Hawaiian Airlines and Alaska Airlines announced their new policies for blankets and pillows on flights between Hawaii and the mainland U.S. Hawaiian Airlines will change their pillows and blankets every day, at least while the flu is still an issue. Previously, they changed the blankets and pillows every three days. Alaska Airlines, by contrast, will no longer provide blankets and pillows.
So Hawaiian Airlines increases their level of services (amazing for any airline these days), while Alaska drops their service down another notch (which is also amazing for any airline since customer service and airline can hardly be used in the same sentence anymore.) I know which company I’ll choose to do business with.
Which company are you? Are you the one that customers choose to do business with? Or are you the other guy?
Wednesday, April 29, 2009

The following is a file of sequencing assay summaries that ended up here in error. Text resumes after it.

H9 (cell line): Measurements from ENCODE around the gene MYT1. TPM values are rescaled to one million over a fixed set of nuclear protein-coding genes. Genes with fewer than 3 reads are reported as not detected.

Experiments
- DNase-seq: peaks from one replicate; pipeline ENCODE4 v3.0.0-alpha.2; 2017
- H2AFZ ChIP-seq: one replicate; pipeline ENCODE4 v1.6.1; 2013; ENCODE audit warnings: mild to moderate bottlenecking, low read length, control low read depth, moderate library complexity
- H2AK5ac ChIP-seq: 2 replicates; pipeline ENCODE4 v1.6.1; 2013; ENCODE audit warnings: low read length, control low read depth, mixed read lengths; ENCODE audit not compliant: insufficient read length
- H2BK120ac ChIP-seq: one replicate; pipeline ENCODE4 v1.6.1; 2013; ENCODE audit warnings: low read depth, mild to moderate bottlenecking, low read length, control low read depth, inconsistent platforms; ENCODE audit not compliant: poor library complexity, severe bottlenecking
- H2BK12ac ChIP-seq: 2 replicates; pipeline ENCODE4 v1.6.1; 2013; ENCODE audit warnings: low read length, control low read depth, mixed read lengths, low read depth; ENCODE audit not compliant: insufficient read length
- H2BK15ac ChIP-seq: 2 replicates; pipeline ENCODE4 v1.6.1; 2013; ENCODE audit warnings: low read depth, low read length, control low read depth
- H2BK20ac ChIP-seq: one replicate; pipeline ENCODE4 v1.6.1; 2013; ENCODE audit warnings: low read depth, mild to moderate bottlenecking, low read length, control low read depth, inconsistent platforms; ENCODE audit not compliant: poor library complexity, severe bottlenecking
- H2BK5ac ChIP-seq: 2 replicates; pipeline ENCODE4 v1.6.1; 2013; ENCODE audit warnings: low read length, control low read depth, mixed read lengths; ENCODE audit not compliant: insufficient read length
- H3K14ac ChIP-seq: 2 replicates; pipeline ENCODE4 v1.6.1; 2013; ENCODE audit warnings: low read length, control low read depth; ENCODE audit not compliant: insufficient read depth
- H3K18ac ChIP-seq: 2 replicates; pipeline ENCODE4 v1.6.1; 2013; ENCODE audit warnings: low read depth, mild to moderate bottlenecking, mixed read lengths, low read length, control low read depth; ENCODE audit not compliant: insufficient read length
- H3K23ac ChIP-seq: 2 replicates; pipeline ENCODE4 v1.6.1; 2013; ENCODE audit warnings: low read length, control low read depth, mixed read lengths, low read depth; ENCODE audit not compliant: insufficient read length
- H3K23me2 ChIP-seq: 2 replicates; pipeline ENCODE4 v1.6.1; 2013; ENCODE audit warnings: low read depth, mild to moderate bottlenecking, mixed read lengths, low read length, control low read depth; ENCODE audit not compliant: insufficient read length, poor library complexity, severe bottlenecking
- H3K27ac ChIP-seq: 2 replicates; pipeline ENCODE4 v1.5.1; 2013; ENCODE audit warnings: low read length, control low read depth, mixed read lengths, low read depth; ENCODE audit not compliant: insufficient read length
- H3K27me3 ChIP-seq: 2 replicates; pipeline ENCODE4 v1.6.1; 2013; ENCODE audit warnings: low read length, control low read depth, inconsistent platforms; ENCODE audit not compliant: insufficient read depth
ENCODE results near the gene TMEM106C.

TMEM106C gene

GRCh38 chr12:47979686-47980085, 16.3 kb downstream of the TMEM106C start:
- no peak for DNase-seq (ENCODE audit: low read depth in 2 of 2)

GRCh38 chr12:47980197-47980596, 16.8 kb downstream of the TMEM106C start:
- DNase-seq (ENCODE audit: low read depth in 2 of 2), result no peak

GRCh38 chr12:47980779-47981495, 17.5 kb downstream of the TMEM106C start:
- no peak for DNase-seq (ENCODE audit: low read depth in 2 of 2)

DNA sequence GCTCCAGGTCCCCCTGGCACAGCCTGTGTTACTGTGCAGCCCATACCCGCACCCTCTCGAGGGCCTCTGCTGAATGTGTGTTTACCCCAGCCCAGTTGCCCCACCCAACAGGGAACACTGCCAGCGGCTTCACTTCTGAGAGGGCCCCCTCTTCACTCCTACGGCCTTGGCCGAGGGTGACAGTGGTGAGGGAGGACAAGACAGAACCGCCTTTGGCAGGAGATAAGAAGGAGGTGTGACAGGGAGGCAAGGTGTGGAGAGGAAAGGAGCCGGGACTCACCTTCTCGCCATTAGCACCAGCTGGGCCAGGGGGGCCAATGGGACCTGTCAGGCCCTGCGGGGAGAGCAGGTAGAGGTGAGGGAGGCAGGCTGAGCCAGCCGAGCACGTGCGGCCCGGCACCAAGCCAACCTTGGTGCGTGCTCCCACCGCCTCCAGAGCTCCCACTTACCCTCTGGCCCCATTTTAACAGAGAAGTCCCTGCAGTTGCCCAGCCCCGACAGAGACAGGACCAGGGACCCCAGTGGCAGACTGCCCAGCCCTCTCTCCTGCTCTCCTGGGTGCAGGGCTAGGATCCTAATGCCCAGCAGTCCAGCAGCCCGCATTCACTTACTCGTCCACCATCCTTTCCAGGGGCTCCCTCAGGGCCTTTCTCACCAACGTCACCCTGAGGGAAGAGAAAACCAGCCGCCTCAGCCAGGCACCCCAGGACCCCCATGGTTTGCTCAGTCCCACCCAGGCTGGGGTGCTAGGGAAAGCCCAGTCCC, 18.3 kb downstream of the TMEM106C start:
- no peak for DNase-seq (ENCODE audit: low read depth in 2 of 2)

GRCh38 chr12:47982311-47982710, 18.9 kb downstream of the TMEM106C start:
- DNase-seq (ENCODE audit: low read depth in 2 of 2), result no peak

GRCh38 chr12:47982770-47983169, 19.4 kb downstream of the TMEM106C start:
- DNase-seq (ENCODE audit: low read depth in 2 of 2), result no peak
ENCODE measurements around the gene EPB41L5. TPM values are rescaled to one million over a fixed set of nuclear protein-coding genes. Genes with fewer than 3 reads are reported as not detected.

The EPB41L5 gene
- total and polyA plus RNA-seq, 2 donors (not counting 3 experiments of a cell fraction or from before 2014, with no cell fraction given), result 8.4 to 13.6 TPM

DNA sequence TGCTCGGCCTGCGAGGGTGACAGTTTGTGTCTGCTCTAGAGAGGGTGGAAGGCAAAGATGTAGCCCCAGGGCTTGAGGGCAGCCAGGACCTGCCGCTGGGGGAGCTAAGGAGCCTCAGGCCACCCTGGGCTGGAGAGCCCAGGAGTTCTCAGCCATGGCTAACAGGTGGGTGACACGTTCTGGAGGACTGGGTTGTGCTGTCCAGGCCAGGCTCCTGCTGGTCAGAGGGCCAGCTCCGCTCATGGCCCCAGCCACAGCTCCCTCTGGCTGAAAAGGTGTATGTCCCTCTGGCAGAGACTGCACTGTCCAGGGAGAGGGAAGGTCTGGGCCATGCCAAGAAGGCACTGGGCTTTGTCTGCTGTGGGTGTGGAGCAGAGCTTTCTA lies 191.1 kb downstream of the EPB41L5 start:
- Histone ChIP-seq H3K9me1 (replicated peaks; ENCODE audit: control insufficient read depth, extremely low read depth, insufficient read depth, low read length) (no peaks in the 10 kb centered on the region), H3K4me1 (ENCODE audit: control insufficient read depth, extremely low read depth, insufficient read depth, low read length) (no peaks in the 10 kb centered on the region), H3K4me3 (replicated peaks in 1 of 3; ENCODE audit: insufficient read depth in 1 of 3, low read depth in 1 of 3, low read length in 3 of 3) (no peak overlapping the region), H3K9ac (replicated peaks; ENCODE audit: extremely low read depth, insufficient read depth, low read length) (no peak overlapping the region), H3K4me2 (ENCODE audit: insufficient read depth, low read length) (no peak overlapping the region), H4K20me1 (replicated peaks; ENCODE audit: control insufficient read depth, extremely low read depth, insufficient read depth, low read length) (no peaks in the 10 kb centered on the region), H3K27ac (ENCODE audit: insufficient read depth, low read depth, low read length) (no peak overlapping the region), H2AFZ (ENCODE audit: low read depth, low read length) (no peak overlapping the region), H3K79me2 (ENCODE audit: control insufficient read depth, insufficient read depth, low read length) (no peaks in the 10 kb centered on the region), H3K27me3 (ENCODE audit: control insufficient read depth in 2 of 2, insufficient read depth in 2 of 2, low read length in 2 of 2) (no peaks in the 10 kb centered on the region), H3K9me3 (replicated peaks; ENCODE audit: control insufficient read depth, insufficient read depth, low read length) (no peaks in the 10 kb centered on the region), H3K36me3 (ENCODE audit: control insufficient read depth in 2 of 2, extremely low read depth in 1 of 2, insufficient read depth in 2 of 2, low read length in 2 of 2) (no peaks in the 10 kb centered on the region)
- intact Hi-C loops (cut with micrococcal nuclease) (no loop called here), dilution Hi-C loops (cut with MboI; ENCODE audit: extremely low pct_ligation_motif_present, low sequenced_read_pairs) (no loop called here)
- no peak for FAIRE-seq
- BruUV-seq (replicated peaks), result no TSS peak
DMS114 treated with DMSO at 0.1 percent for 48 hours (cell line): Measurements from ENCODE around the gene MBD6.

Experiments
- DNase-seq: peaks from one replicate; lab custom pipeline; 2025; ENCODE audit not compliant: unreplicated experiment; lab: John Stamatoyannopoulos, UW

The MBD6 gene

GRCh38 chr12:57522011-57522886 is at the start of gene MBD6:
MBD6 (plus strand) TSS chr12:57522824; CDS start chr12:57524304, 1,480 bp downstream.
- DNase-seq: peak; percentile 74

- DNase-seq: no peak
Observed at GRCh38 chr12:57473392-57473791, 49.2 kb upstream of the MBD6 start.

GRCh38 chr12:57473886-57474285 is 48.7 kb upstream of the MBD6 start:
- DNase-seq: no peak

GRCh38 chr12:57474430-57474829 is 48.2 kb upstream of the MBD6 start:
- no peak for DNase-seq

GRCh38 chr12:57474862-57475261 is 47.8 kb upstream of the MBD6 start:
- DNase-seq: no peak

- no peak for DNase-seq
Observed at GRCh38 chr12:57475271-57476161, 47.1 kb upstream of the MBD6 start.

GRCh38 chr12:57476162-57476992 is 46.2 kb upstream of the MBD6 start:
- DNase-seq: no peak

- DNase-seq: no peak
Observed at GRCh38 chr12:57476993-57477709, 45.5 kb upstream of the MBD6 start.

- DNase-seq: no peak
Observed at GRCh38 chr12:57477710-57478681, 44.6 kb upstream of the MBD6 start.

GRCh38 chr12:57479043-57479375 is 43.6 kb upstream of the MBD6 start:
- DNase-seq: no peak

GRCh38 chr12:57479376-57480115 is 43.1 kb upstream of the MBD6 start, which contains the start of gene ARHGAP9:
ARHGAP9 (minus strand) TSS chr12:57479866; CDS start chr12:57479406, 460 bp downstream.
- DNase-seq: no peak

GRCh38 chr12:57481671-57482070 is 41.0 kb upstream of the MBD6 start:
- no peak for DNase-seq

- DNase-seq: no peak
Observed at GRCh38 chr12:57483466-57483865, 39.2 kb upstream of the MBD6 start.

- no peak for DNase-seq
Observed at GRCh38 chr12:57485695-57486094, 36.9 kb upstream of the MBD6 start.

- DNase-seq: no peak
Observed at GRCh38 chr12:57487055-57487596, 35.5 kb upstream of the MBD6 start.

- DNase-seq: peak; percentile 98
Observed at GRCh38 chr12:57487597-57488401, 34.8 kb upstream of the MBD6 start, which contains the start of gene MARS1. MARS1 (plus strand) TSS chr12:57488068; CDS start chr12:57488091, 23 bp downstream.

Friday, May 1st - 10:00 am - 5:00 pm
Saturday, May 2nd - 9:00 am - 4:30 pm
Sponsored by the Hawaii Army National Guard.
7:00 pm Trophy Award Presentations and the announcement of the HAWAII YOUTH ALL STAR TEAM, RUGBY HAWAII REP SIDE and the WOMAN'S REP SIDE.
Location: 891 Valkenberg Street at the FLEET RESERVE ASSOCIATION BUILDING (off Nimitz Highway Ewa end, fire station and a small church is in the vicinity.)
ADMISSION: $10.00 Adults $5.00 Youth.......pupus and pizzas.
Tickets to be sold at the park or check with your coaches for your team allotment. DONATIONS FOR THE STATE TEAM going to the National All Star tournament at the end of May is also accepted.
I'm curious to see the final presentations next week. One of the teams that made it to the finals did a presentation to the Hawaii Venture Capital Association last week and was very impressive. The other two teams that presented at the HVCA meeting were very impressive too, but they didn't make the finals. So I'm curious to see the teams that did make it. They must be very good.